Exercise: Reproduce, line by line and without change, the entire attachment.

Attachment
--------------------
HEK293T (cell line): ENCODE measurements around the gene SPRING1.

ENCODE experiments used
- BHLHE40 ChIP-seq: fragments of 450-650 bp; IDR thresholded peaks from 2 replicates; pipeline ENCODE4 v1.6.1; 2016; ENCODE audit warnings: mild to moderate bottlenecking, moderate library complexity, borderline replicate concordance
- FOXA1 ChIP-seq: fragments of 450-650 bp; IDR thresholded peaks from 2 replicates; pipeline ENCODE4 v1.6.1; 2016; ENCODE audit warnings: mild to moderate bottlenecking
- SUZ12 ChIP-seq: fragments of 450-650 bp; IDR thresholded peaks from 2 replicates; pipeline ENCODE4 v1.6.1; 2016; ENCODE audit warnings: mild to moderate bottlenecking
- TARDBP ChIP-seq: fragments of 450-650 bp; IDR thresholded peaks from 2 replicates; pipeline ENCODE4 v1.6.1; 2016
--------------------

HEK293T (cell line): ENCODE measurements around the gene SPRING1.

ENCODE experiments used
- BHLHE40 ChIP-seq: fragments of 450-650 bp; IDR thresholded peaks from 2 replicates; pipeline ENCODE4 v1.6.1; 2016; ENCODE audit warnings: mild to moderate bottlenecking, moderate library complexity, borderline replicate concordance
- FOXA1 ChIP-seq: fragments of 450-650 bp; IDR thresholded peaks from 2 replicates; pipeline ENCODE4 v1.6.1; 2016; ENCODE audit warnings: mild to moderate bottlenecking
- SUZ12 ChIP-seq: fragments of 450-650 bp; IDR thresholded peaks from 2 replicates; pipeline ENCODE4 v1.6.1; 2016; ENCODE audit warnings: mild to moderate bottlenecking
- TARDBP ChIP-seq: fragments of 450-650 bp; IDR thresholded peaks from 2 replicates; pipeline ENCODE4 v1.6.1; 2016